gOS: Undocumented Enlightenment
What Manner of Beast Be This?gOS, the hot new Linux distribution, has been generating a lot of buzz because it comes with the Everex Green PC, sold at Wal-Mart for $200. Linux reviewers are totally in love with it, and are praising it to the skies. Naturally, I had to find out if it lives up to the hype.
gOS (either Green OS or Good OS, depending on what you read) takes a different approach from most general-purpose Linux distributions. It uses the Enlightenment desktop environment instead of the usual KDE or Gnome. In addition to the usual productivity applications (OpenOffice, the Gimp, Web browser, email, and so forth) it comes with a raft of Google apps, such as Gmail, News, Calendar, Docs, and Maps. So you could use it as an Internet thin client, storing your documents on Box.net, never bother with local storage of your documents or email at all, and always have access to them anywhere you find an Internet-connected computer. It also comes with a Skype client, and links to Facebook, Meebo, Blogger, Box.net, and YouTube.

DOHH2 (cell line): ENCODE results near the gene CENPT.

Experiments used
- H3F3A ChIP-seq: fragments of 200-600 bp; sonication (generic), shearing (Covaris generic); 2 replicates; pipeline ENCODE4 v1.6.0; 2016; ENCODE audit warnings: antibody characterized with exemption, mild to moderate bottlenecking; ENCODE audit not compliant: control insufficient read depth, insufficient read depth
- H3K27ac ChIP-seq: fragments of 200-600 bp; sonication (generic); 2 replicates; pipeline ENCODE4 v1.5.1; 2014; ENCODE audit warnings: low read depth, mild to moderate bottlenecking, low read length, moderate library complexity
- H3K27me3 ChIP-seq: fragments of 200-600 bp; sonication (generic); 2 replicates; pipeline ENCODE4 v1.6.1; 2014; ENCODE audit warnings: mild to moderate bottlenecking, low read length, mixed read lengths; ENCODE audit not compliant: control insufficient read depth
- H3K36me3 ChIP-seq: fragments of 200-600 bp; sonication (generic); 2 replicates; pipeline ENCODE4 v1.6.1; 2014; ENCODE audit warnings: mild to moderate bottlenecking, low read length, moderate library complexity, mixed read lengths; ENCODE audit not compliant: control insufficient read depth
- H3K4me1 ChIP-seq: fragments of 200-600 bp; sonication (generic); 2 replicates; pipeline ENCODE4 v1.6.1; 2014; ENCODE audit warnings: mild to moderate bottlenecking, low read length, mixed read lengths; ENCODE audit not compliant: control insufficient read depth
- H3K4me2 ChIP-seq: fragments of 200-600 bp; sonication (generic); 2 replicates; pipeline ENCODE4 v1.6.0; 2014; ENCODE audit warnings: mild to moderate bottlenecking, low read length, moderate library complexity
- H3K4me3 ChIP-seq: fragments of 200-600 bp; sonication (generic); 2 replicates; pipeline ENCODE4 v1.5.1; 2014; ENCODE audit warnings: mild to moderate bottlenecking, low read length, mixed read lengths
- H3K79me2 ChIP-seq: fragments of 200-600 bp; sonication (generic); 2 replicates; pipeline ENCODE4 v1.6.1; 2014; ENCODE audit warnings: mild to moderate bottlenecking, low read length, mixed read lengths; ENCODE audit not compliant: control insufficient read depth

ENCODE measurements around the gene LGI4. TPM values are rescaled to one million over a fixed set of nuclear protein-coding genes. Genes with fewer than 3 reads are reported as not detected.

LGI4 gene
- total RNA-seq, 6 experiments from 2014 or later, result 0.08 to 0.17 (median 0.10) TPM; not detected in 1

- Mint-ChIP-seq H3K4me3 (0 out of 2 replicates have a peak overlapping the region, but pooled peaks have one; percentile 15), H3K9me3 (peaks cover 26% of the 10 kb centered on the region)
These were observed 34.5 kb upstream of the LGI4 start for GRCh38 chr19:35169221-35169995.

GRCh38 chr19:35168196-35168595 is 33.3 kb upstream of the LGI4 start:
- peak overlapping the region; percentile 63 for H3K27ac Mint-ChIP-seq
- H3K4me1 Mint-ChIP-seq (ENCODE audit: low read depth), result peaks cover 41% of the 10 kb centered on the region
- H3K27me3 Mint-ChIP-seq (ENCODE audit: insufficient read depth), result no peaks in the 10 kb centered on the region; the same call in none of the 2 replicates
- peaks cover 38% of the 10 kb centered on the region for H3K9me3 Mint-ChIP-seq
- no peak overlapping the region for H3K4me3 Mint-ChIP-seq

gOS comes on the usual LiveCD, with an easy hard-drive installation from the LiveCD. There are also VMWare editions for Windows and Mac. Enlightenment doesn't need big horsepowers, so I tried both the LiveCD and the hard drive installation on two older computers: a Thinkpad R32 with a 1.6 GHz mobile P4 and 256 MB RAM, and an old homebuilt desktop machine powered by an 800 MHz Duron processor, also with 256 rams. Nothing exciting about either one; it was easy as pie, as all Linux installations are these days, with one weird glitch--gOS does not create a gOS boot menu entry, but simply recycles the Ubuntu entry. So when you boot up, choose Ubuntu.
Solid state disks (SSDs) made a splash in consumer technology, and now the technology has its eyes on the enterprise storage market. Download this eBook to see what SSDs can do for your infrastructure and review the pros and cons of this potentially game-changing storage technology.